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Wednesday, March 31, 2010

Which Has The Greater Impact On Global SST Anomalies, The Rise In The SST Anomalies Of The Arctic Ocean Or The Decrease In The Southern Ocean?

This post illustrates an observation I’ve made a number of times while investigating other subjects, so I thought I’d post it. It shows the relative strengths of the polar SST anomalies.

Using the NCDC’s Optimum Interpolation (OI.v2) SST Anomaly dataset, which begins in November 1981, the Arctic Ocean shows a significant positive linear trend. Refer to Figure 1. Over the same period, the Southern Ocean shows a negative linear trend that’s much less significant. The latitudes I’ve used for the Arctic Ocean are 65N-90N, while the Southern Ocean latitudes are 90S-60S.
Figure 1

According to Wikipedia, the area of the Arctic Ocean is 14,056,000 sq. km. The Southern Ocean, on the other hand, has an area of 20,327,000 sq. km or about 45% larger than the Arctic Ocean. Sea ice also varies in the polar oceans, as is well known.

Taking those factors into consideration, which plays a greater role in global SST anomaly trends, the rise in the Arctic Ocean SST anomalies, or the drop in the Southern Ocean SST anomalies?

The easiest way to illustrate it is to compare global SST anomalies with and without the polar oceans. (Or someone other than me could go through all of the calculations to factor in area, monthly sea ice extent, etc., using polar ocean data.) If the rise in the SST anomalies of the Arctic Ocean is having the greater impact on global SST anomalies than the drop in the Southern Ocean data, then the Global SST anomaly dataset including the polar oceans would have a higher trend than the a global dataset without the polar oceans. Refer to Figure 2. The opposite takes place.
Figure 2

While the two linear trends are close, the drop in the Southern Ocean SST anomalies has the greater effect. That is, adding the polar oceans to the data caused the global SST anomaly trend to decrease.

Someone will note that the latitudes of the Arctic and Southern Ocean datasets are not the same. The Southern Ocean is generally defined as the ocean south of 60S. But the Arctic Ocean borders aren’t defined by one latitude. Does this skew the results? Since the NOAA NOMADS system requires latitudes and longitudes as inputs, I can’t customize the Arctic Ocean borders. But I can extend the latitudinal range to 60N-90N. Same results. The linear trend of the dataset without the polar data has the higher linear trend, though the gap is closing.
Figure 3

SST anomaly data is available through the NOAA NOMADS website:http://nomad1.ncep.noaa.gov/cgi-bin/pdisp_sst.sh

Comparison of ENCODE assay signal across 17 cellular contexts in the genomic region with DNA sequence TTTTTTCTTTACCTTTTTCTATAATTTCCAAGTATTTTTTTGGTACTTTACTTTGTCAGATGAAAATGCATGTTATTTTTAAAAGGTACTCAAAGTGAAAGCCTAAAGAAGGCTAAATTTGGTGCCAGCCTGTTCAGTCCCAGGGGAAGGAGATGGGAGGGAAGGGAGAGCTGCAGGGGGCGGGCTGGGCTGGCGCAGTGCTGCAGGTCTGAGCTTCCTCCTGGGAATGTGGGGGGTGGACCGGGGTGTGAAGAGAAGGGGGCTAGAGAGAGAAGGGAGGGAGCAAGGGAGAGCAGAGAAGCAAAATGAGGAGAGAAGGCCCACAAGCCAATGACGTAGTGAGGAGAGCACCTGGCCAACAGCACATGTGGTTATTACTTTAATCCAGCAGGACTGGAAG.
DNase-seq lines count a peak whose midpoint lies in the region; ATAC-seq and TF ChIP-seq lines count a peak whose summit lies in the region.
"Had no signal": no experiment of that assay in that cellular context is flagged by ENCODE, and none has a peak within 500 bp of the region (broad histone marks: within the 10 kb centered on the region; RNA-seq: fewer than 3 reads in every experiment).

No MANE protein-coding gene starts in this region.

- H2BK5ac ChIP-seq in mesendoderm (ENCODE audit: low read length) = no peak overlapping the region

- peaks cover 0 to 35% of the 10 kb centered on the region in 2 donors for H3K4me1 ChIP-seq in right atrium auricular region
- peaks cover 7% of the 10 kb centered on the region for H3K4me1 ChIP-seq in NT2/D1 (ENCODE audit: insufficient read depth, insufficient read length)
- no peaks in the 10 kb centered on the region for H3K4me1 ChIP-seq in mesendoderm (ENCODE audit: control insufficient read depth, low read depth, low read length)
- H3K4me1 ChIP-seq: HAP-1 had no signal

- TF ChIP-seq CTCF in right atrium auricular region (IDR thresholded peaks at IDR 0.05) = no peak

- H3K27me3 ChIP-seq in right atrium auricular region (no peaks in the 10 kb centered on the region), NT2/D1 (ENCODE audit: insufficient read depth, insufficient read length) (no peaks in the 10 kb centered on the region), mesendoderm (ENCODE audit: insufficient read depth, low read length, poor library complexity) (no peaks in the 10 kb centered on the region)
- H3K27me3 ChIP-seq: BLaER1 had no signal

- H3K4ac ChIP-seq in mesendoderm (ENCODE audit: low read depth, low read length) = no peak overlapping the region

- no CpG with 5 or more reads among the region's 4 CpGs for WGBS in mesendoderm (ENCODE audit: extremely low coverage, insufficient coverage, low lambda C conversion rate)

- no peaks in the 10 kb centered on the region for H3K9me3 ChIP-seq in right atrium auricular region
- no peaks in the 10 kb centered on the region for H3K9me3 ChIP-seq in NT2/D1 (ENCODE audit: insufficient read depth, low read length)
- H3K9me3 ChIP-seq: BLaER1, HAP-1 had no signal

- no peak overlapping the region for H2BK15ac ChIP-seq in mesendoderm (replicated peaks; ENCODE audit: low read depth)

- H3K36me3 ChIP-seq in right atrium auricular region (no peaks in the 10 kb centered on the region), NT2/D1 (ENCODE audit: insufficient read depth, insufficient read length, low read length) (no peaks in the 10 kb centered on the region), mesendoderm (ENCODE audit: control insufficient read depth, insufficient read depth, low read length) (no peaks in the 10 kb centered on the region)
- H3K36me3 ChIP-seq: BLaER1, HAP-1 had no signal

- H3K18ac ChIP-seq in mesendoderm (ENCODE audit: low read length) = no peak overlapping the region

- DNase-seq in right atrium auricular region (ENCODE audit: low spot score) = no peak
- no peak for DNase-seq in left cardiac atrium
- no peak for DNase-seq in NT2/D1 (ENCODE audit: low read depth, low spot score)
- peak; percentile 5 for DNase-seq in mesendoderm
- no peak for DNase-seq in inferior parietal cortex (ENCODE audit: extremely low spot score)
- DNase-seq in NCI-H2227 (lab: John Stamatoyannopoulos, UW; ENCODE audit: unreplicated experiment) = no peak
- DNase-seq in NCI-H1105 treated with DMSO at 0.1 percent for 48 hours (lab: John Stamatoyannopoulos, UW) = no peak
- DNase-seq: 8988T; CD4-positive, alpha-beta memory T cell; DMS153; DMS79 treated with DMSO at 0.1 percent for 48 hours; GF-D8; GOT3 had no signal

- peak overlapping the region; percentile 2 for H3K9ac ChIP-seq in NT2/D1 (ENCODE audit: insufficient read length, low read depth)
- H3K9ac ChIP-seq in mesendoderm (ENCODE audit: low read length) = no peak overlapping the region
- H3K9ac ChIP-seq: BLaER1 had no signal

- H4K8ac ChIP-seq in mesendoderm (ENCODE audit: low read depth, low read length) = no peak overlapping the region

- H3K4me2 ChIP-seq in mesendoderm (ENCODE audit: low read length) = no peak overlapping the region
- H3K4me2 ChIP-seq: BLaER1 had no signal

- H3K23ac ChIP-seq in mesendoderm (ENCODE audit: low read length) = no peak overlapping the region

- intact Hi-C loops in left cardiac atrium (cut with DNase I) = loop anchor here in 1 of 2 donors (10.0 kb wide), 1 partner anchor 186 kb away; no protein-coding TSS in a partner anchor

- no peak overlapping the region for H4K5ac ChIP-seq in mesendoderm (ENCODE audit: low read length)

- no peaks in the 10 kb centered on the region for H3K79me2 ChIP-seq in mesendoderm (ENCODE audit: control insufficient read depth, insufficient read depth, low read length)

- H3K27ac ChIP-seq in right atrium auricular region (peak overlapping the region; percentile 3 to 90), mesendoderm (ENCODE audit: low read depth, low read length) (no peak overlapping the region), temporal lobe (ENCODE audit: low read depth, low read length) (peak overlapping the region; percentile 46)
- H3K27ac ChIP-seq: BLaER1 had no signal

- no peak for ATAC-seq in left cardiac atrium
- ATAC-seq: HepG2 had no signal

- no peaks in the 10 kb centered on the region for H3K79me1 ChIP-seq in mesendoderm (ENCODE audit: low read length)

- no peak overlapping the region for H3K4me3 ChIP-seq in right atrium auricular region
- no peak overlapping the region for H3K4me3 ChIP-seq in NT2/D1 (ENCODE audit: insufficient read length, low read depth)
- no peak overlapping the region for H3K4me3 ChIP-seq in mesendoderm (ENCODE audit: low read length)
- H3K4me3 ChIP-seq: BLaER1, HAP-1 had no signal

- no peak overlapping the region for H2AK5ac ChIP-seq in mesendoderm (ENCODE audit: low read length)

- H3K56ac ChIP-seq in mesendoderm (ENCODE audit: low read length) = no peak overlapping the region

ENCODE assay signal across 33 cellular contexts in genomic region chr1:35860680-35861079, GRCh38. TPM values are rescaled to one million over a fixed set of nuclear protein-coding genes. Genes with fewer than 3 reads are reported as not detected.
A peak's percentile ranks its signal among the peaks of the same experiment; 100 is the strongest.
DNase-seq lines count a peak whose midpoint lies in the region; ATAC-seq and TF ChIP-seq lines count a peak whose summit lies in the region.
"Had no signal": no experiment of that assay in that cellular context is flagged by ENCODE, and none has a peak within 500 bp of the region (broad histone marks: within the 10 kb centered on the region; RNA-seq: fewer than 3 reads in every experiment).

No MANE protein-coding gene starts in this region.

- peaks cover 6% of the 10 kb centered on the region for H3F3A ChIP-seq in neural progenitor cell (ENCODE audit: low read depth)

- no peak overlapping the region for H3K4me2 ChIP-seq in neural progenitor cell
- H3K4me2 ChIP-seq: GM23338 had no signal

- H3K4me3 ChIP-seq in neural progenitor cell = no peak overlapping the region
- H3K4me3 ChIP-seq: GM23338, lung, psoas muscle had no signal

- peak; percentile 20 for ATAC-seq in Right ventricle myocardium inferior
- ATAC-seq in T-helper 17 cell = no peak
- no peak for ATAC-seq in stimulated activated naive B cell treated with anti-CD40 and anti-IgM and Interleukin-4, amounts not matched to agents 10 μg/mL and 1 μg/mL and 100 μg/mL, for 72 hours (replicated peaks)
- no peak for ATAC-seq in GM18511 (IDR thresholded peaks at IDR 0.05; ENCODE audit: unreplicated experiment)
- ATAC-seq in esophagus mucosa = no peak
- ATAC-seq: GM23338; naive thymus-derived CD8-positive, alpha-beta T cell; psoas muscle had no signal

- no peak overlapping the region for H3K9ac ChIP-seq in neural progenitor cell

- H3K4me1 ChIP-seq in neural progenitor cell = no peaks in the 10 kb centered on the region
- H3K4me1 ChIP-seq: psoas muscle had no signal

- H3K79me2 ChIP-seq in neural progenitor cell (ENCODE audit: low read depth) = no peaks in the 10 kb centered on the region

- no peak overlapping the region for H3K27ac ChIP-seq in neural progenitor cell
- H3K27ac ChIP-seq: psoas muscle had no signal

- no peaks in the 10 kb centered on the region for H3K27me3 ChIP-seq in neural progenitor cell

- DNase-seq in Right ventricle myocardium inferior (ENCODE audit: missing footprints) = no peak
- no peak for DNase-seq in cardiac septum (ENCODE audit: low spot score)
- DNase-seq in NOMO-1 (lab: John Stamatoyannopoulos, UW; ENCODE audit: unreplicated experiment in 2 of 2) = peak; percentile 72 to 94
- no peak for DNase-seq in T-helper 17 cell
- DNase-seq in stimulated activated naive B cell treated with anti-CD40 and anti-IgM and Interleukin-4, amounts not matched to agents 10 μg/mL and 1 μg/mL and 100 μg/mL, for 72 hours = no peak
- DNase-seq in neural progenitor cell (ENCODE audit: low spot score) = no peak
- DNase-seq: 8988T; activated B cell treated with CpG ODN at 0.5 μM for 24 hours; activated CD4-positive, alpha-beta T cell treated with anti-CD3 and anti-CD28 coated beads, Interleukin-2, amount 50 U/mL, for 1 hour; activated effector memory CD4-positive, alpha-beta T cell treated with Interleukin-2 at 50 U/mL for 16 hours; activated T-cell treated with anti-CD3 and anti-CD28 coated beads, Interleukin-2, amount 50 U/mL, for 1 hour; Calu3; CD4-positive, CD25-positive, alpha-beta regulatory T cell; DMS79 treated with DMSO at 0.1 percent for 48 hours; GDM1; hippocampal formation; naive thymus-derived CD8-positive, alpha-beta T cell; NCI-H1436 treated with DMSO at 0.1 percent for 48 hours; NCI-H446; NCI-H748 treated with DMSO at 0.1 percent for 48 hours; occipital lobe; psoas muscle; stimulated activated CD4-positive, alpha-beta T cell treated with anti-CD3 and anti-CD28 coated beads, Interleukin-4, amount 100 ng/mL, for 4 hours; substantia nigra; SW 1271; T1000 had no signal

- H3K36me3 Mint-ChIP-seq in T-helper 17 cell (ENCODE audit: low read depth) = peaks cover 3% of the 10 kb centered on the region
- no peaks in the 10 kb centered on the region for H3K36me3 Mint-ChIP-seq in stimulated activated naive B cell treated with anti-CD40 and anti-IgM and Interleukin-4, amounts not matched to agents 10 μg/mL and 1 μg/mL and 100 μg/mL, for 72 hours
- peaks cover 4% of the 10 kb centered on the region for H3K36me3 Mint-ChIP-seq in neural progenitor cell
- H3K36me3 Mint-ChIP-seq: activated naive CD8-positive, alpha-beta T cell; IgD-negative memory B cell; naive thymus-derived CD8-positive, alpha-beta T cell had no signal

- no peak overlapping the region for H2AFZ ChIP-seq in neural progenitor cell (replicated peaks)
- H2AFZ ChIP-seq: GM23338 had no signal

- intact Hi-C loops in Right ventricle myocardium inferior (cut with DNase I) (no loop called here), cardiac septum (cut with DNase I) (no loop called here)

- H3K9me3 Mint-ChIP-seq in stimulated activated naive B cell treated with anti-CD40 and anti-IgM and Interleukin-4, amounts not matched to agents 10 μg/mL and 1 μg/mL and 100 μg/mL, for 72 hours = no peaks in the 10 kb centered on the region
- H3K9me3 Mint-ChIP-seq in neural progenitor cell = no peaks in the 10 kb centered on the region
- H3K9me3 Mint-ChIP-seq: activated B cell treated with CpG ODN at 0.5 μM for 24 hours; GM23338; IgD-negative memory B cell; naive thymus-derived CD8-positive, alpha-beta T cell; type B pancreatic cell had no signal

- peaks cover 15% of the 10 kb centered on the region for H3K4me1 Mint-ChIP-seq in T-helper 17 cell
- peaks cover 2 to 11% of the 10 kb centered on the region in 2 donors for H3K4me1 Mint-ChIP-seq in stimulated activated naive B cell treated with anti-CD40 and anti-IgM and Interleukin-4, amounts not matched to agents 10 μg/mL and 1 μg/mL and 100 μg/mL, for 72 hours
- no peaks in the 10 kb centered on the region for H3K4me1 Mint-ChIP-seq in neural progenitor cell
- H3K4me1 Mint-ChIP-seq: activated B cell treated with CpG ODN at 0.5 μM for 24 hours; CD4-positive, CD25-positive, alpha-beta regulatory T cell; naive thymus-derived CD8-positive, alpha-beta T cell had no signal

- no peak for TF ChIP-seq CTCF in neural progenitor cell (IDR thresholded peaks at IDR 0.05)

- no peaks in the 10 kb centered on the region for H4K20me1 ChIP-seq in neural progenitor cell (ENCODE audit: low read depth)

John said...

Hi Bob -

You have likely seen this, but I thought it appropriate given the topic of this post.


Bob Tisdale said...

Thanks, John.

Andrew said...

Bob-From what I understand the Arctic Ocean SST data is highly suspect due to the sea ice retreat allowing new gridcells to come in that had zero data before. They have nothing but short strings of positive anomalies with nothing but fixed values in the base period.

Bob Tisdale said...

Andrew: The Arctic presents a unique problem: how to address the simple fact that some years the ice melt is greater than others, exposing more sea surface. There is no base period for anomalies, since it’s brand spanking new data. I don’t know that there’s a correct way to address it. Each of the SST anomaly datasets appears to take a different approach.

(Note the unusual 12-month shift, 1996, in the ERSST.v3b data. I’ll have to call that to their attention. Looks like a glitch.)

Anonymous said...

Highly OT

Mr Tisdale,

Would you be kind and have a look into those images/maps/plots on PWP (Pacific Warm Pool):


It seems to me the PWP is losing energy (big magenta area). At the same time red-white area is deminishing (and not bulging I think).

Meantime, correlated or not, there is higher upper atmosphere temperature:


And lower than average global surface temperatures (see huge blue areas):


Would you be kind to elaborate on the issue if it is a "real issue", of course.

The question is (for me) - where would the energy from PWP dissipate (if it realy happened)?

Best regards
Przemysław Pawełczyk

Bob Tisdale said...

Przemysław Pawełczyk: You asked, "...where would the energy from PWP dissipate (if it realy happened)?"

As you know, much of the decline in Sea Level anomaly in the PWP is caused by the shifting of the warm water east during the El Nino. Some of it is caused by the change (reversal/decline) in trade winds. During the transfer from El Nino to La Nina over the next six to nine months, the PWP will regain much of decline as the warm water sloshes back to the west.

The east and west equatorial Pacific Warm Water Volume data from the TAO project website illustrates this pretty well:

They run a little out of synch at times and with the latest data, the eastern equatorial Pacific appears to have peaked while western equatorial Pacific has not. The west looks like it's still declining.

Here's a link to the WWV graphs page from the TAO project:


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